University Of Tasmania

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The effect of biochar loading rates on soil fertility, soil biomass, potential nitrification, and soil community metabolic profiles in three different soils

journal contribution
posted on 2023-05-18, 21:42 authored by Abujabhah, IS, Richard DoyleRichard Doyle, Sally BoundSally Bound, John BowmanJohn Bowman

Purpose: Biochar is increasingly being used as a soil amendment to both increase soil carbon storage and improve soil chemical and biological properties. To better understand the shorter-term (10 months) impacts of biochar on selected soil parameters and biological process in three different textured soils, a wide range of loading rates was applied.

Materials and methods: Biochar derived from eucalypt green waste was mixed at 0, 2.5, 5, 10 % (wt/wt) with a reactive black clay loam (BCL), a non-reactive red loam (RL) and a brown sandy loam (BSL) and placed in pots exposed to the natural elements. After 10 months of incubation, analysis was performed to determine the impacts of the biochar rates on the different soil types. Also, microbial biomass was estimated by the total viable counts (TVC) and DNA extraction. Moreover, potential nitrification rate and community metabolic profiles were assayed to evaluate microbial function and biological process in biochar-amended soils.

Results and discussion: The results showed that biochar additions had a significant impact on NH4 and NO3, total C and N, pH, EC, and soil moisture content in both a soil type and loading-dependent manner. In the heavier and reactive BCL, no significant impact was observed on the available P and K levels, or the total exchangeable base cations (TEB) and CEC. However, in the other lighter soils, biochar addition had a significant effect on the exchangeable Al, Ca, Mg, and Na levels and CEC. There was a relatively limited effect on microbial biomass in amended soils; however, biochar additions and its interactions with different soils reduced the potential nitrification at the higher biochar rate in the two lighter soils. Community metabolic profile results showed that the effect of biochar on carbon substrate utilization was both soil type and loading dependent. The BCL and BSL showed reduced rates of substrate utilization as biochar loading levels increased while the opposite occurred for the RL.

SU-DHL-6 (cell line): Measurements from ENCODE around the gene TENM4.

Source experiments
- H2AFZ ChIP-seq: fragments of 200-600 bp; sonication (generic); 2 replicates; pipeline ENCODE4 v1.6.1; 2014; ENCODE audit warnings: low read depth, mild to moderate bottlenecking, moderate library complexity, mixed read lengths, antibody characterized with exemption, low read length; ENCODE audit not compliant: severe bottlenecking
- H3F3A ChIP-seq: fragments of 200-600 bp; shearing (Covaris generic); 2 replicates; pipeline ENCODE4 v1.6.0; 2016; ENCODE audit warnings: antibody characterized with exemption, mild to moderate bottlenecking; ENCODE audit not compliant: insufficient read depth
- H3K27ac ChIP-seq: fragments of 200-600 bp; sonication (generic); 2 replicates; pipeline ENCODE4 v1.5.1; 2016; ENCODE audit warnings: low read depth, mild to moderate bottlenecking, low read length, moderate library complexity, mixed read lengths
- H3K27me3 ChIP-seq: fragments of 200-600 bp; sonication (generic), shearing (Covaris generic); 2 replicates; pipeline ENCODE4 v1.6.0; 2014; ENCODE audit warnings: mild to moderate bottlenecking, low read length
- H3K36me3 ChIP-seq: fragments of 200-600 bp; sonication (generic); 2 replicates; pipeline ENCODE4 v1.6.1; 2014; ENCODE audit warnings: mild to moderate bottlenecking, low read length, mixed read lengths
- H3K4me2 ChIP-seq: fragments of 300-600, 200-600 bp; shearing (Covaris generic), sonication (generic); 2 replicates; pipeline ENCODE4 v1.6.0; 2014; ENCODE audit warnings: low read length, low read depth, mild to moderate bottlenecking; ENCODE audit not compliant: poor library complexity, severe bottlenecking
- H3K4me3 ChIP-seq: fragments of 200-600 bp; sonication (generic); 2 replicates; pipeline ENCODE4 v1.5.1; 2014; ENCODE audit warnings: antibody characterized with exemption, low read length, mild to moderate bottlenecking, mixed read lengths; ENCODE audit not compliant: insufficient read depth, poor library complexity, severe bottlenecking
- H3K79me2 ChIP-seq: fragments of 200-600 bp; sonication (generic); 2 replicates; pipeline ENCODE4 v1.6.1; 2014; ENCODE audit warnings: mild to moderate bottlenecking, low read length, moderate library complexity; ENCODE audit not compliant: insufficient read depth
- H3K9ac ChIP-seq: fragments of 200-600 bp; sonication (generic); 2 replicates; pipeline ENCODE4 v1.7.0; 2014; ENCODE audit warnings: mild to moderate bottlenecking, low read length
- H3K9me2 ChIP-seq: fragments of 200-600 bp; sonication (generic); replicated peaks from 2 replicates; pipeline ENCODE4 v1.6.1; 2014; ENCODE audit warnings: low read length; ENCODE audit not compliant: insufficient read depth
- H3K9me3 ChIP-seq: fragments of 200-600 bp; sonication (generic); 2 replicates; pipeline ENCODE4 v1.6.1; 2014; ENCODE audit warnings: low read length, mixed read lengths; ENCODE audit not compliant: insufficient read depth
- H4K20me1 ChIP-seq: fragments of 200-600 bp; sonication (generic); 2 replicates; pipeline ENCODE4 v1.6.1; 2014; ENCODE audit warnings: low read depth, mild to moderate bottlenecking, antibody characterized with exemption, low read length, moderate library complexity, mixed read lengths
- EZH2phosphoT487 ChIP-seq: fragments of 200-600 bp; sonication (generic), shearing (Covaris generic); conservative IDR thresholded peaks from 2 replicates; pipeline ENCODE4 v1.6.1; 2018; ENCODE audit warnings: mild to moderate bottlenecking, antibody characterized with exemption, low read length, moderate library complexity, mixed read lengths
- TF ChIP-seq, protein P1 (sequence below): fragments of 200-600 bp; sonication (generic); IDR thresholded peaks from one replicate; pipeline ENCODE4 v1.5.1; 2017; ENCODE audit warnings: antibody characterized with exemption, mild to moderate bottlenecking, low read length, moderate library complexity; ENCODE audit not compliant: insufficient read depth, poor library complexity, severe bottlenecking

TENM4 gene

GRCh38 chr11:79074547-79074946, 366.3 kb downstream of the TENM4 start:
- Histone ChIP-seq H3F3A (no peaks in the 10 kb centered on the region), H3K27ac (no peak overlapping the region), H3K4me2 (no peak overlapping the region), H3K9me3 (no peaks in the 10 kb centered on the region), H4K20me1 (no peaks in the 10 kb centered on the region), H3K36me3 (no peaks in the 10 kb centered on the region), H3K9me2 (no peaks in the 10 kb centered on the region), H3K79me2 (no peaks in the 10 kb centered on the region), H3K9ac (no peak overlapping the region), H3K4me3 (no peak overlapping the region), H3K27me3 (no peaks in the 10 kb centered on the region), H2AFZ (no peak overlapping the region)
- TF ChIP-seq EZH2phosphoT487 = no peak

Conclusions: This research shows that biochar can improve soil carbon levels and raise pH but varies with soil type. High biochar loading rates may also influence nitrification and the function and activity of microbial community in lighter soils.


Publication title

Journal of Soils and Sediments










Tasmanian Institute of Agriculture (TIA)



Place of publication


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Copyright 2016 Springer-Verlag Berlin Heidelberg

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  • Restricted

Socio-economic Objectives

Other plant production and plant primary products not elsewhere classified

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